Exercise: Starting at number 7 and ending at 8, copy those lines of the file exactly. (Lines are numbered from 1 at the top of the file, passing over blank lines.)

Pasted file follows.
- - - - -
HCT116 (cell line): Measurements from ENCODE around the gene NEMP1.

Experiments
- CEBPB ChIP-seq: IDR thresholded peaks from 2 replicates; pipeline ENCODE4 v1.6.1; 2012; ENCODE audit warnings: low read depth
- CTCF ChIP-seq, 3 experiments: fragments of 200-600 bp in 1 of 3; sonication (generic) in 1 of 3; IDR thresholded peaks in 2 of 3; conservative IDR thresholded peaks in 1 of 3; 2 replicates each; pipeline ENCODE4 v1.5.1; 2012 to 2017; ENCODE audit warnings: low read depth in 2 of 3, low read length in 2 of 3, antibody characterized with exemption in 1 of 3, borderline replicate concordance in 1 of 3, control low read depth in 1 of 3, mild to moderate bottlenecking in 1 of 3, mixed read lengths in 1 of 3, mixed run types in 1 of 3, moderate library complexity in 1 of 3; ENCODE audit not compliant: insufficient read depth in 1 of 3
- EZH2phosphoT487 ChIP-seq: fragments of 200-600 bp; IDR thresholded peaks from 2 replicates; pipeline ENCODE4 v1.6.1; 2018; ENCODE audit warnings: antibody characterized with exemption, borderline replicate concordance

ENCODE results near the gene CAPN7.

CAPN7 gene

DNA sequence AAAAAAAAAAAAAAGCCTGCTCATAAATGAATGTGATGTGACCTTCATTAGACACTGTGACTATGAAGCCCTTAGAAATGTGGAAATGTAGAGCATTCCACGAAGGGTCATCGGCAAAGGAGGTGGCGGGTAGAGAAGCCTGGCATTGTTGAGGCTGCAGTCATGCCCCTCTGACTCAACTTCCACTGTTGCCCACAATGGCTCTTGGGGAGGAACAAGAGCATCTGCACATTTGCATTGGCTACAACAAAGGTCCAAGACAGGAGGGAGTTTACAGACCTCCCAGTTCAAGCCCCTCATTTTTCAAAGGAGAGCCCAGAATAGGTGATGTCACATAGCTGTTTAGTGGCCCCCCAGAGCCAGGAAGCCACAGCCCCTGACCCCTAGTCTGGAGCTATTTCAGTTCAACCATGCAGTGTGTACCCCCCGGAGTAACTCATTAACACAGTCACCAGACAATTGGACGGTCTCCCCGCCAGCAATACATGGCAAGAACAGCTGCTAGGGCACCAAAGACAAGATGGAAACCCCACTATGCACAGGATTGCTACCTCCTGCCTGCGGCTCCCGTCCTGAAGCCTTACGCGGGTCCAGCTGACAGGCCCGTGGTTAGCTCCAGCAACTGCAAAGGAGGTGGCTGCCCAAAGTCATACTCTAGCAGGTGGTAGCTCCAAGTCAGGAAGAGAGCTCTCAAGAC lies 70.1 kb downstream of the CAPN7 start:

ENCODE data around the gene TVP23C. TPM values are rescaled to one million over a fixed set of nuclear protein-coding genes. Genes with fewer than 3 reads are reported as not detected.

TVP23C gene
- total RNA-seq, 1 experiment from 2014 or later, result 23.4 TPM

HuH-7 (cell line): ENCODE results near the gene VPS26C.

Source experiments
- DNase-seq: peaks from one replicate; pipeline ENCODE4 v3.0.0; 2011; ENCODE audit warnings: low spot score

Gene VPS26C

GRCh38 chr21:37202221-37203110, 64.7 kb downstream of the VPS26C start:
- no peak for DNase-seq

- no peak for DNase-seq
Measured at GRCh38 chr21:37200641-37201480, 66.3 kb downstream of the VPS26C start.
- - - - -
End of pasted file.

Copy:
CAPN7 gene

DNA sequence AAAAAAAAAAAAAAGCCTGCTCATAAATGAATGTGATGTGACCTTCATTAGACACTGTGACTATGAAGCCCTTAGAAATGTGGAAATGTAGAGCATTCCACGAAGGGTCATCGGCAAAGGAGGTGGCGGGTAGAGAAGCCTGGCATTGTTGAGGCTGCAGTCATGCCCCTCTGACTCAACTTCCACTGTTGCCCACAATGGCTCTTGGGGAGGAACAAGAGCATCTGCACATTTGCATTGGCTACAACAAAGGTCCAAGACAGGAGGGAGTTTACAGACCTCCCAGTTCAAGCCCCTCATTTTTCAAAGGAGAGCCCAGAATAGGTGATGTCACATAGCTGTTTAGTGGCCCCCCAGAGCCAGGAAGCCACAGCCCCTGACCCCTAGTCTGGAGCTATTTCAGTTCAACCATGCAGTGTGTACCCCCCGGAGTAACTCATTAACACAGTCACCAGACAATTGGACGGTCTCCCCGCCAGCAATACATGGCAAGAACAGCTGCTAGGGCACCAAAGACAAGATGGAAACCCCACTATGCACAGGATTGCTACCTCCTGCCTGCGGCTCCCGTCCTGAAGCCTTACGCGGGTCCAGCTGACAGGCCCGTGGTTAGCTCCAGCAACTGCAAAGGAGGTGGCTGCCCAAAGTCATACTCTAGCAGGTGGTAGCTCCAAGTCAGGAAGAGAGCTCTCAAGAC lies 70.1 kb downstream of the CAPN7 start: